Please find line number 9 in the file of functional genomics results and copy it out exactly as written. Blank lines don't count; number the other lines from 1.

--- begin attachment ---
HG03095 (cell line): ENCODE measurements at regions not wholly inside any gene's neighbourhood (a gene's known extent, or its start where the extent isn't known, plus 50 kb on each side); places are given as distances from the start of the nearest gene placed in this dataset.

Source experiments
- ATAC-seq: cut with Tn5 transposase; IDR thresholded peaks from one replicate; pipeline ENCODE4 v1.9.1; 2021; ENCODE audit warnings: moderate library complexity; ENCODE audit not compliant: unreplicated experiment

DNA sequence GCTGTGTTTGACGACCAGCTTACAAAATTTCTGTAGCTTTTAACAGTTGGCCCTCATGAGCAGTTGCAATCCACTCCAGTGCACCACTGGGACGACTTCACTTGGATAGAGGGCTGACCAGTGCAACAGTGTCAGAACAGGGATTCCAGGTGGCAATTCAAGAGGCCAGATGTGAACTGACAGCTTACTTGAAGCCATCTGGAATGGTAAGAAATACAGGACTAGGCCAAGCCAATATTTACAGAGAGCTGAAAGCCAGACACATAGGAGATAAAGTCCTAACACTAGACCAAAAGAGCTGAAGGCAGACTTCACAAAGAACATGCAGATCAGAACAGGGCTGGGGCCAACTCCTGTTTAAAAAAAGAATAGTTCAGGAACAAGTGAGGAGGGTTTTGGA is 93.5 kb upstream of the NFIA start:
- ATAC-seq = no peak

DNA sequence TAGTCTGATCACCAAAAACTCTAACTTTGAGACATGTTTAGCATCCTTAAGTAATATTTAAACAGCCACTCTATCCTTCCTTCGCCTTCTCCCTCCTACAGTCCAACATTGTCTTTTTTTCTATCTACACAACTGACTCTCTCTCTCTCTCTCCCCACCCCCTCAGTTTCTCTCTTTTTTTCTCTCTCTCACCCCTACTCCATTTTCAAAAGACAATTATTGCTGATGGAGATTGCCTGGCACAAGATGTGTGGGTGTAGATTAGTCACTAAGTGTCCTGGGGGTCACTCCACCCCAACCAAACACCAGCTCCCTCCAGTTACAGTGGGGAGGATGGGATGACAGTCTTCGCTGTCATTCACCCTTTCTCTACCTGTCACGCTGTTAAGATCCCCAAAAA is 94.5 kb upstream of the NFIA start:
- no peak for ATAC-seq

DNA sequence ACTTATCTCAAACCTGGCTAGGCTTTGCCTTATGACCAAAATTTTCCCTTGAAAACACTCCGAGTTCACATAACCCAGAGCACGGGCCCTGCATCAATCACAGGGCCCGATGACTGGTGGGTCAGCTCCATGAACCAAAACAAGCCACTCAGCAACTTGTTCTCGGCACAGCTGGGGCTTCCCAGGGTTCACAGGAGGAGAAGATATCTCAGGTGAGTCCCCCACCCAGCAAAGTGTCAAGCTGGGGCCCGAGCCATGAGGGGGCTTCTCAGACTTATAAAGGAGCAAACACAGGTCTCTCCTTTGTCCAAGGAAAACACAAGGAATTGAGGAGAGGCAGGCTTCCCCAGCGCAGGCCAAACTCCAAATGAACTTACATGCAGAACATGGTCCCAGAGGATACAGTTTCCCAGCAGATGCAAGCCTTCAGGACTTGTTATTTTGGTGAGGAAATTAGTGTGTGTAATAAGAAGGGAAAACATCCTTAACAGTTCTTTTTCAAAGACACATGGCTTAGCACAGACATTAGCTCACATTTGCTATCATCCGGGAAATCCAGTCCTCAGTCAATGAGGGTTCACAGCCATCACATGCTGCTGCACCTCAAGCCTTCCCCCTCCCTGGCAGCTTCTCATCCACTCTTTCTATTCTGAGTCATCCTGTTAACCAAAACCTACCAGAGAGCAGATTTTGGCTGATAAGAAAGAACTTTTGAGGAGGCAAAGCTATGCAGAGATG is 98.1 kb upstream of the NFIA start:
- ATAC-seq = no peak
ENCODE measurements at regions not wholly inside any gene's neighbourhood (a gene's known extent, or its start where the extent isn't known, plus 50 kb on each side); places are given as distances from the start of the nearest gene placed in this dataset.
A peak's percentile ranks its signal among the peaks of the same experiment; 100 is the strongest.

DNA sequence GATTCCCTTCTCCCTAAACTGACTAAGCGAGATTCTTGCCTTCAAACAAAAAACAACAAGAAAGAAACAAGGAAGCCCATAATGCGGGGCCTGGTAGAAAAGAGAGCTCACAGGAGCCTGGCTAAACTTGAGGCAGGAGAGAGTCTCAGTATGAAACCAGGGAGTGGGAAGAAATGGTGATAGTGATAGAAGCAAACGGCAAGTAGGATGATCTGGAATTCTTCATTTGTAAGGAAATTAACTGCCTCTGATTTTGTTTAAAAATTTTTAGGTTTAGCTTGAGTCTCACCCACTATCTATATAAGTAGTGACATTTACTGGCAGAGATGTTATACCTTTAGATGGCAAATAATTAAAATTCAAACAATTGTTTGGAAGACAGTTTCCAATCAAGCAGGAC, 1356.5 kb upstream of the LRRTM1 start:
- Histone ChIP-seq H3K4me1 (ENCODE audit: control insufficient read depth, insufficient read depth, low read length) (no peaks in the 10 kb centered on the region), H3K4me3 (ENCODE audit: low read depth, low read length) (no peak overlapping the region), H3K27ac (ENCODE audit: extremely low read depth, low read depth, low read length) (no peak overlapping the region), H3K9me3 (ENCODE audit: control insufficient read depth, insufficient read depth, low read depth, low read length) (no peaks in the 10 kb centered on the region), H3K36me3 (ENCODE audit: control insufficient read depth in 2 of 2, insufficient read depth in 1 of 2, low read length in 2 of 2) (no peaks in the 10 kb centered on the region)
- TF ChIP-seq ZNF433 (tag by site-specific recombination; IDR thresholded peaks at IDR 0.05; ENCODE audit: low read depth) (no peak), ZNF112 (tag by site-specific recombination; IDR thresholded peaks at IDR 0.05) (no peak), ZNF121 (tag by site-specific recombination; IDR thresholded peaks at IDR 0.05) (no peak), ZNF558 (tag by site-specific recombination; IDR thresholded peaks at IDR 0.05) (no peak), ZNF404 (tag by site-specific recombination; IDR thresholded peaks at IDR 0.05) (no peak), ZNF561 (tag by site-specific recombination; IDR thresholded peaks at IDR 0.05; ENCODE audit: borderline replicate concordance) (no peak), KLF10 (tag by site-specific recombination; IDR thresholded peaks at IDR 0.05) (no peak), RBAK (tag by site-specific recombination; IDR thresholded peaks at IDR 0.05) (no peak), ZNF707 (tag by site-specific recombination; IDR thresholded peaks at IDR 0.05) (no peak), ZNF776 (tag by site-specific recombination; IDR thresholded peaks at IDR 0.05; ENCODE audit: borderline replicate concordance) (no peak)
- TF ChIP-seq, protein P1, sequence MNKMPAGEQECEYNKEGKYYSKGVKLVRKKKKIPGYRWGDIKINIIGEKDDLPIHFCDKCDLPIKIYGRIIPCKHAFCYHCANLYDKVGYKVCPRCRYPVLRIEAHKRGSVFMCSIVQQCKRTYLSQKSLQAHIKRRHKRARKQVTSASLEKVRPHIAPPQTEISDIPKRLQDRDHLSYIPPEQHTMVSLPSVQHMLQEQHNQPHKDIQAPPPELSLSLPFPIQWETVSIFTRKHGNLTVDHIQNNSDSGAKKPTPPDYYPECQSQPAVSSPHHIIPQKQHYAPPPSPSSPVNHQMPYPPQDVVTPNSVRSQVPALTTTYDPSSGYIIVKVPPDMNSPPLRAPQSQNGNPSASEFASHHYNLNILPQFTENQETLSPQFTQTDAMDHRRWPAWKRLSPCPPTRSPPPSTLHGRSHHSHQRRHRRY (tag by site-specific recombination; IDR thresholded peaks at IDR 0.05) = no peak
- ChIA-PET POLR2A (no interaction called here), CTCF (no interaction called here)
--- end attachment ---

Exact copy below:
- ATAC-seq = no peak